A Minimal Circumcircle Measure of District Compactness

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The United States Constitution prohibits states from "denying any person within its jurisdiction the equal protection of the laws". Various decisions of the United States Supreme Court have interpreted this provision to constrain the otherwise existing freedom of the states to draw political districts in ways that disadvantage racial, ethnic or other protected groups. Districts that are not "compact" are subject to heightened scrutiny for evidence of racial or other prohibited biases.

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This Demonstration examines one measure of district compactness: the ratio between the area of the district and the area of the "minimal circumcircle", the circle of least area that contains all points within the district. The Demonstration presents a starting set of points defining the district, which is colored purple. You can move these points around, add points, or subtract points. The Demonstration then computes and shows in yellow the "convex hull" of the district. It likewise shows in red the minimal enclosing circumcircle. A grid below the diagram shows two measures of district compactness: the ratio of district area to convex hull area and the ratio of district area to minimal circumcircle area. Both of these measures have been suggested as potential measures of district compactness.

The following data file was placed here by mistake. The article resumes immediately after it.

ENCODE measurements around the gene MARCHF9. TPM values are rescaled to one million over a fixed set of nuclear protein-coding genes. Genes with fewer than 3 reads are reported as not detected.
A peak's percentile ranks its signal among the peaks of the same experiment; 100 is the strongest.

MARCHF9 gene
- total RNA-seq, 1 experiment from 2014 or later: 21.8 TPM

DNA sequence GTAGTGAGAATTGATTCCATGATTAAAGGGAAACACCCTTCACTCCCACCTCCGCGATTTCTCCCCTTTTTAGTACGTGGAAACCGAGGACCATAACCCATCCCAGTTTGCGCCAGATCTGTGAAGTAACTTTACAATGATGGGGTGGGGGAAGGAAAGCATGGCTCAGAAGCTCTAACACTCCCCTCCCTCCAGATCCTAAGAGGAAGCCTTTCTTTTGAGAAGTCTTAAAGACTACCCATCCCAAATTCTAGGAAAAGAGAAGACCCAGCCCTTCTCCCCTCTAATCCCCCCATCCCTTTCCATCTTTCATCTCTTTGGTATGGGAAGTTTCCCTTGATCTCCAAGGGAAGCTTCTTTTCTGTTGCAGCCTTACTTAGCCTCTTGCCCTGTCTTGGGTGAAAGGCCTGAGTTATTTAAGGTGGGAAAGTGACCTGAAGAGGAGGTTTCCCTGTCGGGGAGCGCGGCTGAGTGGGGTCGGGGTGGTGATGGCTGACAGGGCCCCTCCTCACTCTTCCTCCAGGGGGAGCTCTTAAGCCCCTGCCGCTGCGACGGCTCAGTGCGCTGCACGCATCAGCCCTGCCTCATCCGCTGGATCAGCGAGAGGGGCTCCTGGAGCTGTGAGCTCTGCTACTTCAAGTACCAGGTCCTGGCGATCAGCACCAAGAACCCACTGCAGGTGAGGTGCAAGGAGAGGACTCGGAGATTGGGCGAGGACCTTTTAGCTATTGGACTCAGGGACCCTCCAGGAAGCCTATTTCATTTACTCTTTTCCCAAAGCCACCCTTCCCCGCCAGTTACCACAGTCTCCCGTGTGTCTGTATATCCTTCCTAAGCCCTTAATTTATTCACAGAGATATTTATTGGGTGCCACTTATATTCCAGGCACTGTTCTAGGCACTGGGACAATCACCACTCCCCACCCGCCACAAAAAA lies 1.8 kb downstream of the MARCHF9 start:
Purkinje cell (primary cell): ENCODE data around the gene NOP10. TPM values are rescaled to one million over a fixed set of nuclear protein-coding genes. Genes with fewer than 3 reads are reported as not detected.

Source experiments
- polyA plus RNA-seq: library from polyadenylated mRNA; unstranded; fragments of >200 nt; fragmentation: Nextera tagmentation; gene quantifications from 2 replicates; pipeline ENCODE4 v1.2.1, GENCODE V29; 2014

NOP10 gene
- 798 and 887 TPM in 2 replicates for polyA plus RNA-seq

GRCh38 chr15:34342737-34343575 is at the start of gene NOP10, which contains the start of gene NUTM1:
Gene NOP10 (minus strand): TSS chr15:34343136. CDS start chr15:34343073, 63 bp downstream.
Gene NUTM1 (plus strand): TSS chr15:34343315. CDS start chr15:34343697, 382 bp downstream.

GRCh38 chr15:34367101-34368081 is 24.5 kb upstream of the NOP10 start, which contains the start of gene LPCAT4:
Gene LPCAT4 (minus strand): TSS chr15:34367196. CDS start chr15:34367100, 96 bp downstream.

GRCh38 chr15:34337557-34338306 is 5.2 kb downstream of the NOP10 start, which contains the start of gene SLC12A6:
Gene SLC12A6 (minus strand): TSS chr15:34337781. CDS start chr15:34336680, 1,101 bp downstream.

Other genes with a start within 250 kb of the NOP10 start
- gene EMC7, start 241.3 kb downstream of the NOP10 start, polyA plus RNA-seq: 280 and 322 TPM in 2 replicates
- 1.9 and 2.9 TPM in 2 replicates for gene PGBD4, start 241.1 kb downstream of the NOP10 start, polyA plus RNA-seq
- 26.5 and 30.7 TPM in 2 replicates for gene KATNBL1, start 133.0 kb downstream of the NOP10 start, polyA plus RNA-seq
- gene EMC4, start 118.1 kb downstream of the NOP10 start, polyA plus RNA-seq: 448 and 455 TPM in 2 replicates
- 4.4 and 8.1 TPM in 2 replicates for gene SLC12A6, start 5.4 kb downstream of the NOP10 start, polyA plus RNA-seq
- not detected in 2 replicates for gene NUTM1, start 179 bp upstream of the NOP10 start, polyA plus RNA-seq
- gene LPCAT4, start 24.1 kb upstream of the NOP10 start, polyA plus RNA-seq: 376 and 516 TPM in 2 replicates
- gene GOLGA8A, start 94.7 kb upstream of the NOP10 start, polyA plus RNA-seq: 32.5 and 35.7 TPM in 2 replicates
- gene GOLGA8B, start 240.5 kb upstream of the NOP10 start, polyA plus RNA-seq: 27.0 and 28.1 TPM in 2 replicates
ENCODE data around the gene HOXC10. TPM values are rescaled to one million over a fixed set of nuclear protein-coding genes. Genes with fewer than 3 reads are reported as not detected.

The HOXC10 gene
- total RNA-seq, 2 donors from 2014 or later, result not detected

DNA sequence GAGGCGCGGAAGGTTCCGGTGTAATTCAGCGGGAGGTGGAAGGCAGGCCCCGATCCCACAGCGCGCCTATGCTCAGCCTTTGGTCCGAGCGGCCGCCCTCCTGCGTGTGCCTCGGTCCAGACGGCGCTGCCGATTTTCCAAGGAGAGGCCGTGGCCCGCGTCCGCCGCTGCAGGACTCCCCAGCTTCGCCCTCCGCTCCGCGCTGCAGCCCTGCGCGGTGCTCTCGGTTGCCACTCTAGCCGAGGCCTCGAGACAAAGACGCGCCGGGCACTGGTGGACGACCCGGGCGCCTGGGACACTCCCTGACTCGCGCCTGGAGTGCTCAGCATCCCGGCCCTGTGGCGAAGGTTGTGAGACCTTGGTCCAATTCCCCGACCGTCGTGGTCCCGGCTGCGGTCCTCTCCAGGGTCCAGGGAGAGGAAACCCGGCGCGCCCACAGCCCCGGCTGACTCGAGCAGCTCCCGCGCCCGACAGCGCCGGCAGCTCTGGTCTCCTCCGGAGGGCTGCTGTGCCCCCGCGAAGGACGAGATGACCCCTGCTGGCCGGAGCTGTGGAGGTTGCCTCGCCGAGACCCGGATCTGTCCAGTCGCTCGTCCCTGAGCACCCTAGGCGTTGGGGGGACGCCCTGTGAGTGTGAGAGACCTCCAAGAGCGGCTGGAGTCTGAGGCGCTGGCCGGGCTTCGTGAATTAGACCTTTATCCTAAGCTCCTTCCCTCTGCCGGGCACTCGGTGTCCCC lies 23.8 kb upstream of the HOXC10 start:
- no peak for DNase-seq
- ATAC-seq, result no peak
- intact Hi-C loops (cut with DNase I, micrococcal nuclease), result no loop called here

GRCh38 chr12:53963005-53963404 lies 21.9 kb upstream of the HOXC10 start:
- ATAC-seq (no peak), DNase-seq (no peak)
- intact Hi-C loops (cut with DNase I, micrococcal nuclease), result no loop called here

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Contributed by: Seth J. Chandler (March 2011)
Open content licensed under CC BY-NC-SA


Snapshots


Details

The formulas provided in this Demonstration will give an erroneous answer for polygons that self-intersect.

Snapshot 1: a very compact district

Snapshot 2: a very noncompact district

Snapshot 3: a moderately compact district

Snapshot 4: a convex quadrilateral district with moderate compactness

C. Chambers and A. Miller, "Measure of Bizarreness".

E. C. Reock, "A Note: Measuring Compactness as a Matter of Legislative Apportionment," Midwest Journal of Political Science, 5(1), 1961 pp. 70–74.



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